Tips for wheelchair-friendly train travel

accessible train car

The accessible sleeper cars on Amtrak are roomy and comfortable.

Are you traveling sometime soon? With the taste of fall already in the air, it may be tempting to just stay home and kick back. But before you spend your holiday weekend watching train video footage on Netflix thanks to the latest ‘Slow TV’ phenomenon, I highly recommend planning an actual train trip instead!

My husband, George, and I packed our bags a few weeks back, made sure we were well stocked with activities, snacks, and the perfect soundtrack, and we climbed aboard Amtrak’s “City of New Orleans” to journey from Chicago to New Orleans.

It was our first overnight train trip, and I was pleasantly surprised to discover how wheelchair friendly the train is for passengers like me.

City of New Orleans TrainWe reserved a wheelchair accessible bedroom, complete with an accessible restroom.  Our tickets were affordable, and meals are included.  The meals, which were really tasty, were delivered to us by an attentive porter because I wasn’t able to get to the dining car – it’s upstairs and the train aisle ways are too narrow for wheelchair access. Still, I didn’t feel like I was missing anything, and it was nice having a private, fairly roomy, quiet car to ourselves. The beds were pretty comfy too. Although George, who rolled around on the top bunk, would tell you a different story.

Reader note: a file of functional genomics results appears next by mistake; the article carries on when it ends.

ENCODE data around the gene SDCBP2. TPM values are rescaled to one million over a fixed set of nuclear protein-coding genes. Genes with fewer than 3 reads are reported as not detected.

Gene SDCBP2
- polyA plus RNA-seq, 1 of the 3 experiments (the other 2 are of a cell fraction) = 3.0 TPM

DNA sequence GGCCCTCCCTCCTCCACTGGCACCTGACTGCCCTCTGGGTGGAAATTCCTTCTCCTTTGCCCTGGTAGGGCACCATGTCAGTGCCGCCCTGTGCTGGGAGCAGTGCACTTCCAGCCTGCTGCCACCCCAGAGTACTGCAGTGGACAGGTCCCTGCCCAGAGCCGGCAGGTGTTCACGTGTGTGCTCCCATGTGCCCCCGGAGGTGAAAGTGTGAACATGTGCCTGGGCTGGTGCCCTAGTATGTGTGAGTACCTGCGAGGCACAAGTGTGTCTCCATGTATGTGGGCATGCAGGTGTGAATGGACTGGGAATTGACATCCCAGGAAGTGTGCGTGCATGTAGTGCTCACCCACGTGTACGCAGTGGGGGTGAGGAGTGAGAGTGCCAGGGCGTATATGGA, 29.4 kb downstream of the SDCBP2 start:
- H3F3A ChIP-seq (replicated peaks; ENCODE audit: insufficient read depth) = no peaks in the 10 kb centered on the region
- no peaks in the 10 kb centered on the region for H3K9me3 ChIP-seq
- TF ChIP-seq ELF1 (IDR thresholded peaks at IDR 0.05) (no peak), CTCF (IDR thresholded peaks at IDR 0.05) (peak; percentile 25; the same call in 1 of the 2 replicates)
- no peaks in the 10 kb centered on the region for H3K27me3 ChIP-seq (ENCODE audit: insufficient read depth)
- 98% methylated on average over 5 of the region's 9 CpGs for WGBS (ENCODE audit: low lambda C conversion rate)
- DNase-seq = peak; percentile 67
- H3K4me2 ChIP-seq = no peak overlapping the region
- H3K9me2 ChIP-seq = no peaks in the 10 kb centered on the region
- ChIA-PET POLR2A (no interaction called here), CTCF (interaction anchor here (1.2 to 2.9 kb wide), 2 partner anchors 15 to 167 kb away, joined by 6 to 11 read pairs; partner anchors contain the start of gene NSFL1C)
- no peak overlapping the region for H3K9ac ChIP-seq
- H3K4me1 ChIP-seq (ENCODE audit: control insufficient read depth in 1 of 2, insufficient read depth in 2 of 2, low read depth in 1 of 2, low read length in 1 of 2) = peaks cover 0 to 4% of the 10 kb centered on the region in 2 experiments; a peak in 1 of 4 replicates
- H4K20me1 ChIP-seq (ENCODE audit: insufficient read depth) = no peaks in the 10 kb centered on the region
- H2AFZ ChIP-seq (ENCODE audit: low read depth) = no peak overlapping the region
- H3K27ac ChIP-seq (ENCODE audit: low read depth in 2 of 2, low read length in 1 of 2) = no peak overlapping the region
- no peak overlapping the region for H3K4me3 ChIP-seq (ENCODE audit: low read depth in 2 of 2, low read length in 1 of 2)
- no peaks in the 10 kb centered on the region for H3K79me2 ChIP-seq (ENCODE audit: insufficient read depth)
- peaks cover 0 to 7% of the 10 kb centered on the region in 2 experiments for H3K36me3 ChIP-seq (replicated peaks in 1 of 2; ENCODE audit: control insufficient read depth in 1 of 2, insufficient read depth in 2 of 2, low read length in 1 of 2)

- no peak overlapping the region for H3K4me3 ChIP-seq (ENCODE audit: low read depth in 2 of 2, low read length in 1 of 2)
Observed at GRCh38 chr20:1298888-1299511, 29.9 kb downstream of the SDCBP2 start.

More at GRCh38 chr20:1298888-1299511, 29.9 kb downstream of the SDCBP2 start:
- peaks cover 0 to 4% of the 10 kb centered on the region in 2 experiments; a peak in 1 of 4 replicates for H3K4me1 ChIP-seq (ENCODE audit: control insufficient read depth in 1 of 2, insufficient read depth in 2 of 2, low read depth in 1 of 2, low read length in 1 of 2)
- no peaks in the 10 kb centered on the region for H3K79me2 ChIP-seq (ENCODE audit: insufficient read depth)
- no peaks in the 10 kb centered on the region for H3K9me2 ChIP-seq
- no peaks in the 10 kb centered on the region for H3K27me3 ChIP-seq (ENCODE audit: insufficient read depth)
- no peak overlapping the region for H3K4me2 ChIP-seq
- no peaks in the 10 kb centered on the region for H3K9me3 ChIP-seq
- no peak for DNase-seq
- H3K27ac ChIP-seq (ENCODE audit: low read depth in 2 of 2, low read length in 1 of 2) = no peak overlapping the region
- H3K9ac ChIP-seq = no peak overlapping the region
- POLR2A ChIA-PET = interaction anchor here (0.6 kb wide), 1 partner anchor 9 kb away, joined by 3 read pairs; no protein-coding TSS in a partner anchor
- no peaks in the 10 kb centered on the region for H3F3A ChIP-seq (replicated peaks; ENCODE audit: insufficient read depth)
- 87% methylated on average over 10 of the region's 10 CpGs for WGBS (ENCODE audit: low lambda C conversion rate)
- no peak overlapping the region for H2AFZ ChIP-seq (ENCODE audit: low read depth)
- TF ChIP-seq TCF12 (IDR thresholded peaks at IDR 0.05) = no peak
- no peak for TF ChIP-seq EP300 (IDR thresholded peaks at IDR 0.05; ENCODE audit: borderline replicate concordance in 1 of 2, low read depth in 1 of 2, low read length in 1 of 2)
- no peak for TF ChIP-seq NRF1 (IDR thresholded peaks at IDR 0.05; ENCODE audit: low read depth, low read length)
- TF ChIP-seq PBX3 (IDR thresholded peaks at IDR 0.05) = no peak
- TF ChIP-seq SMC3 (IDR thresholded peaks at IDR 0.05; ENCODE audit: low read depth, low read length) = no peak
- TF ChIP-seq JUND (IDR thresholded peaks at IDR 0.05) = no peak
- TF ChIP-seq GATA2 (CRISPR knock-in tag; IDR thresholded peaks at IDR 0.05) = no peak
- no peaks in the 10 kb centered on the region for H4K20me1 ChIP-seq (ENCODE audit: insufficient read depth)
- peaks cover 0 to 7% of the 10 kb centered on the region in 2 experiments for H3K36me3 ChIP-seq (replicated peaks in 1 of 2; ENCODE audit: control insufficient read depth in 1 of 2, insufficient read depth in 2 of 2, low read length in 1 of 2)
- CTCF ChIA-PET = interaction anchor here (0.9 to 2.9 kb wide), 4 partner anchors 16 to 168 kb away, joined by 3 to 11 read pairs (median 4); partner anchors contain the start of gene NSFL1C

Speedy travel it was not – our one-way trip took roughly 17 hours — but it sure was an adventure! I even had the time to try my hand at learning chess. Playing chess is going to take some more practice, and I plan to get some in on my next train trip.  Trust me… the real thing’s even better than Slow TV!

Sound interesting? Here are some tips for planning an accessible train trip:

  • Call Amtrak to make your reservation instead of booking it online. The agent will have questions about everything from wheelchair equipment to addressing special needs that aren’t accounted for on the Amtrak website.
  • Book early! The handicapped accessible “H” cars – or bedrooms — are very popular.
  • You don’t have to check your bags. There is plenty of room for a suitcase or two on the racks outside of the accessible sleeper car. That said, it’s nice to have an overnight bag handy in the car itself.  And if you want to check your bag, you must do so at least one hour before departure.

If you have train travel tips of your own to share, we’d love to hear them. Leave us a comment.


 

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